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1 Proposal: number 9

9. ANTH 102: Introduction to Human Evolution

Contact:Sara Stinson
Abstract:Evolution is one of the central, unifying theories of biological science. In
1973, Theodore Dobzhansky, one of the most influential figures in evolutionary
biology, wrote “Nothing in biology makes sense except in the light of
evolution.” This course pursues an integrative approach to the study of human
evolution. Situating humans within the animal kingdom as members of the Primate
Order, students are introduced to evolution from multiple perspectives:
molecular genetics, population genetics, and the fossil record; on multiple
levels, including molecular, organismic, population, species, and higher order
taxonomic units. This class also relates the theory of evolution to other
fields of scientific inquiry: biological systematics, ethology, morphology,
biomechanics, and geology.
The course is designed to achieve PLAS goals as follows:
1. To demonstrate how biological anthropology and evolutionary biology create
knowledge and understanding, this course introduces the students to the
scientific method and its role in developing our understandings of how
evolution has shaped our species and produced biological variation among modern
humans. This course aims to make students aware of the investigative roles of
observation, construction and testing of research hypotheses, experimental
design, and data analysis.
2. To position biological anthropology and evolutionary biology within the
liberal arts and the larger society, using human evolution as a central theme.
Liberal arts refer to a college or university curriculum aimed at imparting
general knowledge and developing general intellectual capacities in contrast to
a professional, vocational, or technical curriculum. This course illustrates
how core biological concepts relate to our understanding of the origins of our
species, as well as exposing the connections between humans and non-human
primates. Throughout the course there will be an emphasis on the ways in which
scientists learn about human evolution and the significance of human evolution
for understanding humans today.
3. To introduce students to a body of knowledge at the core of the natural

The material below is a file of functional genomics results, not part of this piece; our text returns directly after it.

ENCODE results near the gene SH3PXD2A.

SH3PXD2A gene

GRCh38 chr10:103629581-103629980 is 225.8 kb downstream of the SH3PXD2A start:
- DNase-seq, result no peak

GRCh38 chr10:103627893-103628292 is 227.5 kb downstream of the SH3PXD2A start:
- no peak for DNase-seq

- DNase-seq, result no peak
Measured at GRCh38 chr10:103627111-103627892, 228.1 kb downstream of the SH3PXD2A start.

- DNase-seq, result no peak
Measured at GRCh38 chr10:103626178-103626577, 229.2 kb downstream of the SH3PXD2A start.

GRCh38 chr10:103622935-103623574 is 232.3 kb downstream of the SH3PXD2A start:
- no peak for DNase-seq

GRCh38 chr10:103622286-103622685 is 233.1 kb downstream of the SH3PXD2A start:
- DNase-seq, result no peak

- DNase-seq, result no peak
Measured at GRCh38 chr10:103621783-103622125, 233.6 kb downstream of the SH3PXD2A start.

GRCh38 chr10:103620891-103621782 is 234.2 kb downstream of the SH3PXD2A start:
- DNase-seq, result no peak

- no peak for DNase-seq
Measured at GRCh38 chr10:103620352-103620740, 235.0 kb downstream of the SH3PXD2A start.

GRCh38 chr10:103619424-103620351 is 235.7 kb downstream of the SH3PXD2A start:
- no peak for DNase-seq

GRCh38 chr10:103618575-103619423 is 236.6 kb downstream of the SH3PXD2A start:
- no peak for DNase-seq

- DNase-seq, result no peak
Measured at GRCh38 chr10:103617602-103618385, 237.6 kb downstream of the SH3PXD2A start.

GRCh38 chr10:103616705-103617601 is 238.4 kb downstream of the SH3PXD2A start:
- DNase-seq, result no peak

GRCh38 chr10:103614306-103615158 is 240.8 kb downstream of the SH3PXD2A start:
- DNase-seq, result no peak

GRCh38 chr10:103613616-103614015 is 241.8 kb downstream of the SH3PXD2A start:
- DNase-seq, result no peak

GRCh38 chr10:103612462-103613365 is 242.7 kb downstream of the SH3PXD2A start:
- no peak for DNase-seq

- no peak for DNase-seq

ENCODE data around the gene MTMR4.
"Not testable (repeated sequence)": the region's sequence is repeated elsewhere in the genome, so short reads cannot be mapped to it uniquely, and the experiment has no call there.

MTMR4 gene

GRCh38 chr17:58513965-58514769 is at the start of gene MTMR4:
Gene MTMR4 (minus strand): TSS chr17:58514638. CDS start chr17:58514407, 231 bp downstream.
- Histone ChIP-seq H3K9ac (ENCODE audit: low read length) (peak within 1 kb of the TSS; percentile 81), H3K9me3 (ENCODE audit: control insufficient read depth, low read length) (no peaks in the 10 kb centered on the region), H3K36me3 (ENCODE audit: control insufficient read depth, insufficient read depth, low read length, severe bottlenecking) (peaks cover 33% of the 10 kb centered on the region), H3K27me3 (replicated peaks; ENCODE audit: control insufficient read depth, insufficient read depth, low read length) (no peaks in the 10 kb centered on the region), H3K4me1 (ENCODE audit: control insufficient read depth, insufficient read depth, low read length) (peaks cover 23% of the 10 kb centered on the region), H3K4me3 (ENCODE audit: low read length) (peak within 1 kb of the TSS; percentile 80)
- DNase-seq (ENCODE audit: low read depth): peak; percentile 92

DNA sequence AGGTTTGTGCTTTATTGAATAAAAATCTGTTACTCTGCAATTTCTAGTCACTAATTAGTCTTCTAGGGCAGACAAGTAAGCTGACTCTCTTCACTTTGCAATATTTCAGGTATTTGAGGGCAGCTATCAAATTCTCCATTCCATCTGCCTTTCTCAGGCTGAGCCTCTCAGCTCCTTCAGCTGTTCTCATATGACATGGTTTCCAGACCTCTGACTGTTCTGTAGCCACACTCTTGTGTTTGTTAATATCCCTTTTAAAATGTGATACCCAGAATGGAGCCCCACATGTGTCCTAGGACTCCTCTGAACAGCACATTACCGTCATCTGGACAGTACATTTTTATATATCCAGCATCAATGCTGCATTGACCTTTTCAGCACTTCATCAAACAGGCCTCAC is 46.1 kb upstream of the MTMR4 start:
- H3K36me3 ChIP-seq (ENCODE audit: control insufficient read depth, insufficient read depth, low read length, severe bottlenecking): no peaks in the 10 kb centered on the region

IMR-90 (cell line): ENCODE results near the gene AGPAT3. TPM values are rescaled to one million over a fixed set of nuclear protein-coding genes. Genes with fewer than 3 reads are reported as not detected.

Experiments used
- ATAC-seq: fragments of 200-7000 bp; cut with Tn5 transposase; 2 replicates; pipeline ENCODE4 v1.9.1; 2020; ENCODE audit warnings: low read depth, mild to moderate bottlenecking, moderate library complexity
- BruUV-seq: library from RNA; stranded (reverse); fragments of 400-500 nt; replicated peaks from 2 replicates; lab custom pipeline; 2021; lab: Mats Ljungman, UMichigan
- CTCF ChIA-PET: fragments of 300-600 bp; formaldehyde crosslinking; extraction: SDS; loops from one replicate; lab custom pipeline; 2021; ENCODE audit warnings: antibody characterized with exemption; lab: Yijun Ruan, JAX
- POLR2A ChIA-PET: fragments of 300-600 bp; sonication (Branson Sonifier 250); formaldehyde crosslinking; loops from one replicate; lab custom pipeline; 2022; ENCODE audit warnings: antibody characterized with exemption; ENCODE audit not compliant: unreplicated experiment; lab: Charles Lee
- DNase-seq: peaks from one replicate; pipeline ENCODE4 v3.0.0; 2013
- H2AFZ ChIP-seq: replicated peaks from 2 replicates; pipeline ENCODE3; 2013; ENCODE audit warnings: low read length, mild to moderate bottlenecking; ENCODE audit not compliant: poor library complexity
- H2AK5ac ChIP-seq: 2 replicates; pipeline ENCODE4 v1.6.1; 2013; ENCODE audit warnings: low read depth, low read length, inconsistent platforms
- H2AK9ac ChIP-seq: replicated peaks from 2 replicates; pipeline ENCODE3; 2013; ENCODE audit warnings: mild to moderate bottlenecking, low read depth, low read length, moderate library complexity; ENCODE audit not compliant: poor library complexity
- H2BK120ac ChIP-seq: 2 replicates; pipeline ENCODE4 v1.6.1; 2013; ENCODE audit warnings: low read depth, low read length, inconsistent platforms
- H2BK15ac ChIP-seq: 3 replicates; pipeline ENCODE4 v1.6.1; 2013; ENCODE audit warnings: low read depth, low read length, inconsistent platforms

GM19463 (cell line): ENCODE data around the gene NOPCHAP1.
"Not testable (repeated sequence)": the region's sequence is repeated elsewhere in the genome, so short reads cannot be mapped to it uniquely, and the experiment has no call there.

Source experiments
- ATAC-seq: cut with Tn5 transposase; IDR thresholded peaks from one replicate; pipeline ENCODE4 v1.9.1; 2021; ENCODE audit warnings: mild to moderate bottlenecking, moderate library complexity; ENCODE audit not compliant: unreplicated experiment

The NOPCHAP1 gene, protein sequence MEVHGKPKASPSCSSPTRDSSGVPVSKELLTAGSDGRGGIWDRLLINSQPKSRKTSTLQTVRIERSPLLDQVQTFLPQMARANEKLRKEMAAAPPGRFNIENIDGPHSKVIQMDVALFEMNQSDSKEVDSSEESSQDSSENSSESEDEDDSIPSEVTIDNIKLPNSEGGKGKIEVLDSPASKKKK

sciences: the biological basis of life, the basics of cell biology and
molecular genetics, Mendelian genetics, population genetics, systematics,
molecular phylogeny, cladistic analysis, behavioral studies, biomechanics, and
analysis of the fossil record.
4. To enhance quantitative reasoning among students through assignments that
employ quantitative exercises in the context of evolutionary theory.
5. To introduce students to the primary sources of literature on human
evolution and other primary materials such as the skeletons of non-human
primates and replicas of fossils related to human evolution.
6. To reveal the existence and importance of change through time, the natural
processes that result in biological change across the generations are the
primary focus of this course. The course discusses how natural selection,
mutations, gene flow, and genetic drift result in biological change over time.
The course also examines the fossil record as a direct source of evidence of
biological change.
7. To illuminate diversity, as well as the nature and construction of forms of
difference, this course considers how the forces of evolution have shaped
biological variation in modern humans and examines how environmental variation
around the world, as well as the distribution of pathogens, has affected
stature and body proportions, pigmentation, and the distribution of other
heritable traits in different human populations.

Submissions and Approvals

Course Date Requirement Action By Whom Notes
ANTH 102 2008-03-01 NS Submitted Dept
ANTH 102 2008-03-05 NS Approved GEAC
ANTH 102 2008-04-10 NS Approved UCC
ANTH 102 2008-05-08 NS Approved Senate